However, I did not want to assume that position, so I thought: This project would unfold in a more interesting way if I do other things at the same time, if I do other projects of mine too, while I do this one. If I can put it aside for a bit, to forget it, to abandon it... This is, in a way, a learning from the project. I think it already has five phases. So, I can count five different stages already, from the moment I went after people who would be interested, eventually looking to build this interest, without succeeding. Only after a few years, and from the moment when the object begins to have answers and these answers start to point out a path on its own, from the project itself, showing me that I could take a step back... The object is moving on its own now. I no longer need to think about where it is going because those who are with it already indicate the following sequence of its circulation.

There is a project of yours that we have not yet mentioned and it seems to me that it would also be interesting to talk and think about it within this pairing. Would you care to explain a little about Novas Bases para a Personalidade [New Bases for Personality]?

My smile is not surprising because that is something I want when people say it or when someone expresses it in that dimension: New bases for personality. Smiles are welcome because, yes, there is also a humorous thread in that triad. It is a very problematic triad and I don't even know how entirely convinced I am of these new bases either. The idea of the new is a very complicated issue. The basic idea and the personality... What to say about that? But these three terms together perhaps compose a reciprocal provocation there, which pulls them out of this exhausting position.

However, I would say that the term ‘personality’ appealed to me a lot. At that time, we are also talking about the beginning of a process within a series of practices, which have been gaining substance and deviating over the years. But this NBP, this acronym, this proposition along with the design, the term ‘personality’ conveyed me in the sense of moving myself and, therefore, everyone involved in those propositions into the public arena. Beyond the immersion into the black hole of individuals, of self-expression or profound individuality. I mean to build oneself, necessarily in public, collectively. I understand the word “artist” to mean exactly that: the construction of the self in public.

Ricardo Basbaum: “Would you like to participate in an artistic experience?” (Work in progress since 1994). Participation: Éverton Almeida and Roberta Benevit. Palhoça, Brazil, 2007. Photo courtesy participant; Would you like to participate in an artistic experience? Project.

A question, a provocation, which perhaps is not exactly about your work specifically but about what we are talking about here: the discourses that have been permeating the field of contemporary art, especially when we begin to see it in this ellipsis that encompasses teaching and learning, they often point to this... I would say generosity in relation to audiences and to an imbued knowledge that exists in people. However, institutionally, within the art system, we keep calling ourselves teachers and not students. We continue to call ourselves artists and curators, and not audiences of other artists, when, in fact, perhaps we absorb much more than we produce. Would there not be a small contradiction and a need to subvert these discourses from a radicality to which — it seems to me — your work also aims?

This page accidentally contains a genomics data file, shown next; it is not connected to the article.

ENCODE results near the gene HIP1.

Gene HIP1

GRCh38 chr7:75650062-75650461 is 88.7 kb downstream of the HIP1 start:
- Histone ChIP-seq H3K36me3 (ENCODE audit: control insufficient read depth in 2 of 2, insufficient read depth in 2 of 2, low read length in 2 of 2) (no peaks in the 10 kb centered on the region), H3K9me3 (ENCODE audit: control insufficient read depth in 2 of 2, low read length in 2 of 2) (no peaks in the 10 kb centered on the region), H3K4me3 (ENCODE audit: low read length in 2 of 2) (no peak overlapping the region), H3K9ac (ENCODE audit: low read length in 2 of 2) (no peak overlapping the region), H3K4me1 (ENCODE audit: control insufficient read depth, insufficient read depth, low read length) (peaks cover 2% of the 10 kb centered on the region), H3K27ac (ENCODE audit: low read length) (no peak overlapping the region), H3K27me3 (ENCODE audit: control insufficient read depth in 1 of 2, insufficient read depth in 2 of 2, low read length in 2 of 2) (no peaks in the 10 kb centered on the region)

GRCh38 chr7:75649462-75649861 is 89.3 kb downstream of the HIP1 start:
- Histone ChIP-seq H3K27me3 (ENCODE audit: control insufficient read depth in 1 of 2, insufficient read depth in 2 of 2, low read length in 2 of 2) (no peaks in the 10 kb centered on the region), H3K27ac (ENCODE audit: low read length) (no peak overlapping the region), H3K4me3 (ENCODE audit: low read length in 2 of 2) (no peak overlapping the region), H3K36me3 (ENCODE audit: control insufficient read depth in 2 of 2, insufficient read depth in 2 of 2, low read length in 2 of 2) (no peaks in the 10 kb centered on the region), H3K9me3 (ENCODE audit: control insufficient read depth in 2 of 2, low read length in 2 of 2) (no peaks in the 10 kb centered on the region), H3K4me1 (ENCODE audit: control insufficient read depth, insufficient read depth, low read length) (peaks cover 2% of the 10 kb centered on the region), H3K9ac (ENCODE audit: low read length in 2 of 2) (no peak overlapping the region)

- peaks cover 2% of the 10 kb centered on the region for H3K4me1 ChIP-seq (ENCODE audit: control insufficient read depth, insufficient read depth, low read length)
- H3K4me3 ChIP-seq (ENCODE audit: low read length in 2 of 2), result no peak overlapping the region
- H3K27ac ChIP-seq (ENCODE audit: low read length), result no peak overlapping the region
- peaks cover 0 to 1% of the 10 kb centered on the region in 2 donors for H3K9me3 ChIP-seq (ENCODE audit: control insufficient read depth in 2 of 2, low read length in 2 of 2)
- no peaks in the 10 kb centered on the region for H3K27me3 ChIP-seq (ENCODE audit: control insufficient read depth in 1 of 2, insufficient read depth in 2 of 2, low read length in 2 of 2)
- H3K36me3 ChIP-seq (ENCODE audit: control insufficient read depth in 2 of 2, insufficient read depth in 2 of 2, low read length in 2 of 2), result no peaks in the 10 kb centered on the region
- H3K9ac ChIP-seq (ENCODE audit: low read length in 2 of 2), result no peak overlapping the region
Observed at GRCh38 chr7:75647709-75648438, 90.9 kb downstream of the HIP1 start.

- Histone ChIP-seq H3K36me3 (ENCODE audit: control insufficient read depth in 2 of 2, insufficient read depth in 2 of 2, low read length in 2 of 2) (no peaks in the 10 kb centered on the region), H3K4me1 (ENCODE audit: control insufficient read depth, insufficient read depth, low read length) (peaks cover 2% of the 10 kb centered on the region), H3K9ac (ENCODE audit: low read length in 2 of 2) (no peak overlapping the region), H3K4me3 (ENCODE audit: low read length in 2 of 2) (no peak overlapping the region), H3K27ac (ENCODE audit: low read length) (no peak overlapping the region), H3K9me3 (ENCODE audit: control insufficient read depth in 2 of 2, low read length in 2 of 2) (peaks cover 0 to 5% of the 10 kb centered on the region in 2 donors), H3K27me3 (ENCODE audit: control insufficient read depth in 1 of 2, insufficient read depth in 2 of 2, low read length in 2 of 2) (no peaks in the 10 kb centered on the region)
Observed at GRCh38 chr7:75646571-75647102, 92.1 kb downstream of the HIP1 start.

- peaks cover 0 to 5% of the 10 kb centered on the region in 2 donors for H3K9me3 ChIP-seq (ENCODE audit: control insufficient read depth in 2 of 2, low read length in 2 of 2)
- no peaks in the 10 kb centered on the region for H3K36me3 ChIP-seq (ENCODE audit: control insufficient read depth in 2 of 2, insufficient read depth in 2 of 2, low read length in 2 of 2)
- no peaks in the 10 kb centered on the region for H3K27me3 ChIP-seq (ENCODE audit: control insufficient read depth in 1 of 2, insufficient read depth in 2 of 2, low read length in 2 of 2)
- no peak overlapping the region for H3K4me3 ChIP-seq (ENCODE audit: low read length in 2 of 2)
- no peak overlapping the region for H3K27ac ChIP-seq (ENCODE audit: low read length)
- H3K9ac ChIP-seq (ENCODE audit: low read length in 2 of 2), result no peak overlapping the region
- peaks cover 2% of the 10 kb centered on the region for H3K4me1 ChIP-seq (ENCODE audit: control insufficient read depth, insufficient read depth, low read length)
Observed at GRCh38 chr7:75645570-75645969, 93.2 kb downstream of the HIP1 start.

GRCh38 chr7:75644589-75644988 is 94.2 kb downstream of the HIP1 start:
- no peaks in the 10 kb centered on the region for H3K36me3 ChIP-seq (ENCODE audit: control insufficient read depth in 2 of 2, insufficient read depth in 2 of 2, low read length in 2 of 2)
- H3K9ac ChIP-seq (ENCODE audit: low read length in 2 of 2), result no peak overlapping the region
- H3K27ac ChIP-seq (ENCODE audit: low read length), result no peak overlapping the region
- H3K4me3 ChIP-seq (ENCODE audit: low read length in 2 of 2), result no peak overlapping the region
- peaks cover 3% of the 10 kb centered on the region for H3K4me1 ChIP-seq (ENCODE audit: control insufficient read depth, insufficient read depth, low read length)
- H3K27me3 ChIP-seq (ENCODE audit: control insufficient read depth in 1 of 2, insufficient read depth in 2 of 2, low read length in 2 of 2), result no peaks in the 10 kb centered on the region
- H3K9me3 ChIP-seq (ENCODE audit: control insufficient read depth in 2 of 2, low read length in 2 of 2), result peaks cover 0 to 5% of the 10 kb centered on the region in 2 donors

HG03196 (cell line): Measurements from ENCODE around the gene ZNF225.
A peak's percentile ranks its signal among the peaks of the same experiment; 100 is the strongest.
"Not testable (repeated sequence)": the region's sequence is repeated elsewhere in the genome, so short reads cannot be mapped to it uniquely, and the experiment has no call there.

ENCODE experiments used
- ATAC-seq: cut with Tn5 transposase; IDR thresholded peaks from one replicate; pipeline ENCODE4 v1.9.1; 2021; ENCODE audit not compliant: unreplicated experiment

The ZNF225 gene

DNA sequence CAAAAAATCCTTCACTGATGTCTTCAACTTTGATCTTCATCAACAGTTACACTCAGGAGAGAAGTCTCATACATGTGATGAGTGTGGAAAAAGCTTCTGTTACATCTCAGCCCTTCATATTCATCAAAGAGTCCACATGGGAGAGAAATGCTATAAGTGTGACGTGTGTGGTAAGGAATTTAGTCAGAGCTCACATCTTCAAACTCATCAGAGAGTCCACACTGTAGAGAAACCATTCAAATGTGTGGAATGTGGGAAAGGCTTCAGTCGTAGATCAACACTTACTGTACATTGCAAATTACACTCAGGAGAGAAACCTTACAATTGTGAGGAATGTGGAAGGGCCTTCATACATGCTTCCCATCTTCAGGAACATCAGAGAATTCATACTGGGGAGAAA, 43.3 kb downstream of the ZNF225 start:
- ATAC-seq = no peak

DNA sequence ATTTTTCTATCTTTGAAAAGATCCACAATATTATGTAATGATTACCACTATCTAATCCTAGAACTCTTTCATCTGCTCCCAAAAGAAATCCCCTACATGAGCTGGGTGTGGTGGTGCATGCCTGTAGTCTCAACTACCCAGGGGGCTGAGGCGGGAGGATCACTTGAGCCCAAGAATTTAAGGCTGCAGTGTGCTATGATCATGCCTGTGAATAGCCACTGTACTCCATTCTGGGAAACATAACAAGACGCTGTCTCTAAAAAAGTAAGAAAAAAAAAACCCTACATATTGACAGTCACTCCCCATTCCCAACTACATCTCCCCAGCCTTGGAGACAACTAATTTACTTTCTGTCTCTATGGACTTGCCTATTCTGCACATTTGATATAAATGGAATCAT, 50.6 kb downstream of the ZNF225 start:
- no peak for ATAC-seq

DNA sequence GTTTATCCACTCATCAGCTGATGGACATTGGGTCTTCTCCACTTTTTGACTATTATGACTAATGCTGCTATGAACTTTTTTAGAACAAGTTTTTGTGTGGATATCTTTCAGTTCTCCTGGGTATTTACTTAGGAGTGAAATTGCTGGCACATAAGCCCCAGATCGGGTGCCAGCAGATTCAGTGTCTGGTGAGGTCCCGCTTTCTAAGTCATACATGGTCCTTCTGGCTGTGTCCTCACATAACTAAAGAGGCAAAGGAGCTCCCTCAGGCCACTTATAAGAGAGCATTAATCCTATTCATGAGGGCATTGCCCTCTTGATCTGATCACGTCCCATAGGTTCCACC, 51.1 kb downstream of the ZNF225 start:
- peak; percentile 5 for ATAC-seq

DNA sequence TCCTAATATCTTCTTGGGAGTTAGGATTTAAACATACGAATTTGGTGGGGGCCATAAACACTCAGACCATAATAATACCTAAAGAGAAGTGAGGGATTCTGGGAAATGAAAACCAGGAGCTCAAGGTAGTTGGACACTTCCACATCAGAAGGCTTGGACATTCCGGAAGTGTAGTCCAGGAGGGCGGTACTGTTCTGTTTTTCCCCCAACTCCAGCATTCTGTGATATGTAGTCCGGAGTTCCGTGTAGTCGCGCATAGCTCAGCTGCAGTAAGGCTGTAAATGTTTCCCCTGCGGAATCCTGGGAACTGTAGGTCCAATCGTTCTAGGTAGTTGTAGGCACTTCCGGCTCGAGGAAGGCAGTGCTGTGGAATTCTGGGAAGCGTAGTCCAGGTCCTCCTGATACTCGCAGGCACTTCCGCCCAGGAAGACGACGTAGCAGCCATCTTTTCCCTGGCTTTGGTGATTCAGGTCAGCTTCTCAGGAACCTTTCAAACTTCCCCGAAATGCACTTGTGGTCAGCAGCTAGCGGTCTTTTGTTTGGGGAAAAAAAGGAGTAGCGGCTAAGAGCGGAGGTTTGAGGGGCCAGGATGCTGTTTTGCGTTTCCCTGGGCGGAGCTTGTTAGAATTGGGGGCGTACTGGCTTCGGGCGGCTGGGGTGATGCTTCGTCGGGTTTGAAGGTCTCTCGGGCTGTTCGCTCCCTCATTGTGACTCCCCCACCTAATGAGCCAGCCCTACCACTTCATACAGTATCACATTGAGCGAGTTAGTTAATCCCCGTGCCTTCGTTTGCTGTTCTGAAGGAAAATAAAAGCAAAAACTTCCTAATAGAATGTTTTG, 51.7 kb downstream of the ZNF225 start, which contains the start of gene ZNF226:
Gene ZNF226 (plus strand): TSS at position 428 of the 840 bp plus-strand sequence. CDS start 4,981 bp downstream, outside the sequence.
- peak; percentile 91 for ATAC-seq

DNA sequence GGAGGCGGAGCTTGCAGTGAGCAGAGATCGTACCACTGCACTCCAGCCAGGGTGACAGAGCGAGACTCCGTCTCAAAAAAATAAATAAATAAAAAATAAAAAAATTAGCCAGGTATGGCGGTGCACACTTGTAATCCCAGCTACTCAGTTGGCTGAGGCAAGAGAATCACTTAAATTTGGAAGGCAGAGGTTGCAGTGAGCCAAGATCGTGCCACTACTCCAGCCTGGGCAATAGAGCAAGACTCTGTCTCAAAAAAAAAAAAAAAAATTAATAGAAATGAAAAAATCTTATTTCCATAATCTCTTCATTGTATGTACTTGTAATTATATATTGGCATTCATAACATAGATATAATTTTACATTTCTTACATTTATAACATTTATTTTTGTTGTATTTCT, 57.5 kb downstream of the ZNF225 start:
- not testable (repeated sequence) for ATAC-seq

These small hierarchies installed sometimes have certain functional pragmatics, generally to trigger processes in a collective organization. The important thing is to understand that, as these processes are in their places, we have to reposition these places. But the practical world, the pragmatic world, keeps stratifying us in these roles all the time. So, as I understand the very term ‘artist’... As I was commenting about Would you like to participate in an artistic experience?, this “artistic” term in the phrase that gives name to my project is a little bit jammed in there. Because, in fact, the invitation is to escape the protocols of art, but this escape also reworks those protocols in some way. So, I actually understand that this is a major negotiation and that if we want to be minimally critical about these positions and understand their stratifications, we have to know how to dissolve them in the works we want to build.

I often see myself in this way: I have a different responsibility for that to happen within that set of interests. I do not like to hide it, but this is not a pyramidal hierarchy, just a pragmatic matter of making things work. I understand that these roles can be used as triggers for actions, as long as we know how to dismantle them, minimally, to make things happen and not get stuck in such small hierarchies’ protocols, because if that happens, nothing occurs in the end.